Media Watchdog or Partner; Fijian Identity, Spies, Housing, Blog Poor Taste
Pacific Islands News Association (PINA) President Moses Steven was criticized again criticised for a statement released on International Press Freedom Day, on Monday, which "appears to call on Pacific media to forego its watchdog role and instead become a partner with national governments."
Steven told Radio Australia's Pacific Beat that while in developed societies, participants knew how public debate should be conducted, "we in the Pacific are still adopting these (democratic) systems and a lot of our people don't understand them." That left the way open for "friction". He said opponents of governments should be reported, but the media itself should not seek "to change governments".
Comment. The watchdog role on government sounds great but the media has its own vested interests, it takes sides, and in many "democratic" societies it is part of the establishment it is supposed to watch. Two newspapers backing opposing political parties represents a sort of independence but with so little difference between the major parties, both are essentially backing the same horse with different jockeys. What's happened in Fiji is that sections of the media from at least 1987 onwards, with a blip during the short Chaudhry Labour years, have backed the government horse. But after the 2006 military takeover, both horse and jockey changed; the media continued to back the "old" horse and jockey; and the media-government link was broken because its continued to report biased reports about the newcomer.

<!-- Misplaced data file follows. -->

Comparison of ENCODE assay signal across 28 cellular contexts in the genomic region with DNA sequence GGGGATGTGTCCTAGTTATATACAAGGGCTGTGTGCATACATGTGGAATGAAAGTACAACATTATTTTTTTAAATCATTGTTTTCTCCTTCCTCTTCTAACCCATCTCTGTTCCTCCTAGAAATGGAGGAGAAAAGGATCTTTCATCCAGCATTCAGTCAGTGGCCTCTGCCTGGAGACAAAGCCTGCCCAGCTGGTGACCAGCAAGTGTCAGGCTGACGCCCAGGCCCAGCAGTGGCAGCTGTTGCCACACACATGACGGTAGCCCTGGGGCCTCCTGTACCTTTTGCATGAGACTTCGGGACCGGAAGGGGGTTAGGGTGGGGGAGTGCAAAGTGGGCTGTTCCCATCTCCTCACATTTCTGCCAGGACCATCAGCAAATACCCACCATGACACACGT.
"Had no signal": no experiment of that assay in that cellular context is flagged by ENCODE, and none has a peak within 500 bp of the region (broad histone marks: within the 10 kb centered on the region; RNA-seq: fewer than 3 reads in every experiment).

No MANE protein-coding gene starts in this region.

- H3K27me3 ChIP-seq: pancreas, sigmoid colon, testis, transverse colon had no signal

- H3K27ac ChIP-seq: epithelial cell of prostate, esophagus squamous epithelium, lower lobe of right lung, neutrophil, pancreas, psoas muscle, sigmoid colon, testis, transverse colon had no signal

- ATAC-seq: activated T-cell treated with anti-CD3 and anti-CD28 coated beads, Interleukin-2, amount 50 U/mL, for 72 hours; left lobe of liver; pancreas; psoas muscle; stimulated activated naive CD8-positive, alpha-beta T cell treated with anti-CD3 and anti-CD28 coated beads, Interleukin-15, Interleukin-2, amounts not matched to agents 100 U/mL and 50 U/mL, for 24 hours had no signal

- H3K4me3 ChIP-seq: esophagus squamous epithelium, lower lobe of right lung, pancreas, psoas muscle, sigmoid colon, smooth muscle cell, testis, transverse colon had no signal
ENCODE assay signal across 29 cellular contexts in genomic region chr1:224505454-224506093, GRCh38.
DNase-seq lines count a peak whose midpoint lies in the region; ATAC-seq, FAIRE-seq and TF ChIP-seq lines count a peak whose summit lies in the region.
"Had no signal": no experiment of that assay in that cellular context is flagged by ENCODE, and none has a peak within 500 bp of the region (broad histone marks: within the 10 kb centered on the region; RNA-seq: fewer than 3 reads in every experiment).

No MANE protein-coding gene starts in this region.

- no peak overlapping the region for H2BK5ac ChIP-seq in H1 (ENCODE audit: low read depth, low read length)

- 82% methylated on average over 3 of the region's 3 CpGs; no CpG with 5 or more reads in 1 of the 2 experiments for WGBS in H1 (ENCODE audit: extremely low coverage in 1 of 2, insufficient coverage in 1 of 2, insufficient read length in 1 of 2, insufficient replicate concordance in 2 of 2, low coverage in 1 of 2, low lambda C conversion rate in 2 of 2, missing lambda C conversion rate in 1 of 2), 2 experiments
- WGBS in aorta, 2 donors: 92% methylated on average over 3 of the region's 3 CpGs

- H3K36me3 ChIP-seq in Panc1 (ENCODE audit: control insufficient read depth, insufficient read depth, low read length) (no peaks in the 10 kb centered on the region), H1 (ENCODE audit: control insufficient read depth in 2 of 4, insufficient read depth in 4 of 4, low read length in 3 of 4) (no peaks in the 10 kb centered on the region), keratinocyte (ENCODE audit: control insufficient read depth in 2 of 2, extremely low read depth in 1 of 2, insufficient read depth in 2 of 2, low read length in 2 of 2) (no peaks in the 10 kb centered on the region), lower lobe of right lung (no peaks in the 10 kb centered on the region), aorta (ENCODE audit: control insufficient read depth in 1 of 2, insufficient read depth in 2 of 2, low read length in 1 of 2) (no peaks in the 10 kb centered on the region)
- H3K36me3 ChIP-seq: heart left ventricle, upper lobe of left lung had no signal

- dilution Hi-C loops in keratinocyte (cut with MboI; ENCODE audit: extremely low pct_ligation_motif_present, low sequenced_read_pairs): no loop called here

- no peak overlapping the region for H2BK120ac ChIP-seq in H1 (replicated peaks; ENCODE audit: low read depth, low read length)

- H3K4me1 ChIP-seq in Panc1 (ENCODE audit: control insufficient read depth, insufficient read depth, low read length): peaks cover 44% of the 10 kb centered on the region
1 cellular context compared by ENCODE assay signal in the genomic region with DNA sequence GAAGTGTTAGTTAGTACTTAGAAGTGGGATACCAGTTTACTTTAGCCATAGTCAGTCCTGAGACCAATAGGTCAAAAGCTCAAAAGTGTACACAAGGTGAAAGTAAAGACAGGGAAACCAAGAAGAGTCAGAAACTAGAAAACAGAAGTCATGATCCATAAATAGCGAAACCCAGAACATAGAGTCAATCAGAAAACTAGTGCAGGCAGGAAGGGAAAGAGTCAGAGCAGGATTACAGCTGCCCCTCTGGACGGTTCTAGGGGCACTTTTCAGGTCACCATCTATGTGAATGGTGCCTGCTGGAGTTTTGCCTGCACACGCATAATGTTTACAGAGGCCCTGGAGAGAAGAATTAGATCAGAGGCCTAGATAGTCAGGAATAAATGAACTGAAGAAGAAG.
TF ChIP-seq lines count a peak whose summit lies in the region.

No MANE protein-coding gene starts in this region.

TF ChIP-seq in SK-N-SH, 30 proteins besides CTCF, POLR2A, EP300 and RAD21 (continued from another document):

There are, of course, legitimate concerns about media restrictions in Fiji even beyond government's legitimate concerns about the media, but Steven does have a point. One size does not fit all. Fiji is not Australia or New Zealand, or Samoa or the Cook Islands for that matter. It is doubtful proposals by journalists from the latter countries to move PINA from Fiji because of censorship would have anything more than symbolic value. I shall post a more substantial piece on censorship on Saturday.
FIJIAN Identity. Yesterday's posting has attracted important comments, not least of which is that the issue could open a hornet's nest at the time when everyone should be focusing on moving Fiji forward. There's also a comment on the Moturiki qoliqoli.
FIJI Gets Spy Agency. That's the latest Radio Australia News heading on Fiji. It's not the first time, as the radio reports, but the choice of heading is a little sinister. All countries have similar agencies. Check out Australian Secret Service Agency.
HOUSING Scheme Delayed. RadioNZI reports "Housing assistance scheme in Fiji will not go ahead" but then goes on to say the government-funded plan to give first home builders financial assistance won’t go ahead, until prices in the under-investigation hardware sector are regulated." There is a big difference between "won't go ahead" and "won't go ahead until." Who writes these headings? As previously reported: "USP Economics professor Biman Prasad has commended Government's new housing plan that will for the first time see collaboration with the private sector and banks. The plan will give up to $10,000 to first homeowners who are able to put down a 20 percent deposit. At an average cost of $100,000 a house the scheme will benefit 1,000 families, and put $100 million into the economy. Prasad called it a "smart way to help the low to middle income group buy houses,and increase economic activity in the construction industry which has suffered badly since the coup in 2006."
FILTHY Blog. The case of anti-government bloggers is not well served by this filthy post on RealFijiNews.